Book Review: Some Say the Lark by Jennifer Chang

Natasha Tretheway calls the book “a piercing meditation, rooted in loss and longing, and manifest in dazzling leaps of the imagination.” And Patrick Rosal: “In Some Say the Lark, anything can erupt into fury, anything into tenderness.” Jennifer Chang’s second collection roosts in that tension—between fury and tenderness—with such authoritative comfort that you leave the book with nothing but confidence in your own unalterable vulnerability. Like the best poetry, she argues,

        the best walking is without
reason, formless, scattering the self
into thinking, more winter. —from “We Found the Body of a Young Deer Once”

Chang’s first book garnered well deserved attention, and her poetry is prevalent across some of the best pages of our literary community. With this new book, published just last fall, her voice has reached a new maturity and internal-intimacy, daring a tireless and vulnerable look at the winter of scattered selves.


The language of Some Say The Lark carries the same delicate aggressiveness of poets like Silvia Plath or Frank O’Hara, mixed with the detached appreciation of nature and beauty of Mai Der Vang. But the poems speak with such self-authority that the influences remain firmly in the distant background.

Indeed, though the central struggle of the poems—how language grapples with the blind overwhelming power of death and nature—is timeless, Chang writes with language and a point of view that feels fresh and intimate to now.

Take the tension with systemic forms of knowledge that invades the book:

We never swam in the sea
is the way I now distinguish
the people who’ve known me long
but not very well. — from “It Was Your Birthday Again”

The poems seek a place where knowing isn’t condensed to names or designations. In the poem series “Small Philosophies,” Chang tackles this anxiety head on with her language, splitting the poem into three parts, “Phenomenology,” “Logic,” and “Epistemology”—things, how things work, and how we know how things work. The lines of “Phenomenology” are filled to bursting with specific natural language: “feverroot”, “marsh weed,” “marigold”, “peony”, “delphinium.” And in the seventh couplet,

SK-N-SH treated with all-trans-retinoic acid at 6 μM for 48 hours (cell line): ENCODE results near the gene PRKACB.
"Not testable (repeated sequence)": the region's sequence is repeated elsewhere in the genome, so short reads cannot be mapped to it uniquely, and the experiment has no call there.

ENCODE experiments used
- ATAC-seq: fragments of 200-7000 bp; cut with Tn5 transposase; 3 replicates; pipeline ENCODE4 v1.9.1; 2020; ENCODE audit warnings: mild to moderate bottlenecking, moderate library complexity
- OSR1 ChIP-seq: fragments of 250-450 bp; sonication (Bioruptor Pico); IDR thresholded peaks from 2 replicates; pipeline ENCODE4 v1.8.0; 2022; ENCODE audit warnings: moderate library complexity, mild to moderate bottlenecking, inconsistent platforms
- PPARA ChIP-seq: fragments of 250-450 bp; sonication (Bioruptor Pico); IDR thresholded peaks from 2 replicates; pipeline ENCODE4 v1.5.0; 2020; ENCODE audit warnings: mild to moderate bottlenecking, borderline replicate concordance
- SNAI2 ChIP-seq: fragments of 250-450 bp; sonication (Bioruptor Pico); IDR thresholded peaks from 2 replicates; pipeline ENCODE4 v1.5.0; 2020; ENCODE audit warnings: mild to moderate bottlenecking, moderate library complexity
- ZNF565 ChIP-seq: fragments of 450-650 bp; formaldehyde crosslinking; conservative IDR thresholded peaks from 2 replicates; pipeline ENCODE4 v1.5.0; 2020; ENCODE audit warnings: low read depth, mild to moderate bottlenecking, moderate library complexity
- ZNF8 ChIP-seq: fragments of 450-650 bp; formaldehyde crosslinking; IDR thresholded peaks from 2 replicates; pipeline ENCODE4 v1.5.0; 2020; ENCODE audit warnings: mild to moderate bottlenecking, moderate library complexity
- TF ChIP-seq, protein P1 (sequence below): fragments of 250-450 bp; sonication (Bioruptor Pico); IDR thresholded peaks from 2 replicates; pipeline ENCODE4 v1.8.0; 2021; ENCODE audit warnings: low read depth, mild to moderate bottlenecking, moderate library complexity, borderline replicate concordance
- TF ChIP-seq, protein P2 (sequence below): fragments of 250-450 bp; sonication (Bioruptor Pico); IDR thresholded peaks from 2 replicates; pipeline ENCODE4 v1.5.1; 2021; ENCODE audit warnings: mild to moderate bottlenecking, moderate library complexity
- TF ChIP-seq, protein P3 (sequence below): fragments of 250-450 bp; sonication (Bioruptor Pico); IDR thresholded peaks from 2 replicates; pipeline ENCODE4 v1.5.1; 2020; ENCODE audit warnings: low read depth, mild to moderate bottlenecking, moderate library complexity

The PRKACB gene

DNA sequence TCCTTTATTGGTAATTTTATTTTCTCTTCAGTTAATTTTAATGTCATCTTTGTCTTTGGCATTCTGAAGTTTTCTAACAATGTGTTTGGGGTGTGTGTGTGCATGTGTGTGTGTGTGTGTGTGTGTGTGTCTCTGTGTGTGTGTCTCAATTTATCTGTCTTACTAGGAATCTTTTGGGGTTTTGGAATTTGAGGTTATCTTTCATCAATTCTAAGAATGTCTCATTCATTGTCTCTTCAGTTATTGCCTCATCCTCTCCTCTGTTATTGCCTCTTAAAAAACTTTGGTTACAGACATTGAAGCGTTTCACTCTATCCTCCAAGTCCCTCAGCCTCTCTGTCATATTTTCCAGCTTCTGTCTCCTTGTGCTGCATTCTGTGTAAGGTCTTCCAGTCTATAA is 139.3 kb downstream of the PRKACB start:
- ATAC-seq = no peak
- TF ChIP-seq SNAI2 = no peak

Why forlorn? Because
the clouds have gone brute.

The poem arrives at the heart: all this knowing, all this phenomenology of flowers and birds and grasses, is good for what? The names do not remove their brute silence, their indifference or blind hunger that would consume us if it could. The names of things are nothing in the face of the immense muteness of those things.

You are a quality
And a thing silenced 

By pine-shrug. Stern willow.
Now run and hide in the fern.

The silence becomes our own. Frightened out of knowing anything at all, we run, we hide.


We may have to hide from time to time, but, as Chang’s poems here remind us, we can’t stay hidden forever. From a settled sense of ambiguity toward the silence of death, Chang seeks the “fire pond” of her own youth by exploring her relationships, her memories, her family. The final poem, “About Trees,” feels incredibly vulnerable and intimate after such profound explorations of earlier poems, moving from the opening declaration, “to master love one must be devastated by it,” to the interrupting couplet a few lines later, so tender:

What were we talking about last night,
Listening to the fan, falling asleep?

Some Say the Lark doesn’t wrap anything up. The book doesn’t give us a new name that fixes all of our problems, eases all our worries. Instead, Chang has crafted out a small space in the world where it’s okay to be lost, it’s okay to be stunned to silence. Her vulnerability, her loss and longing, becomes inspiration and permission for our own.



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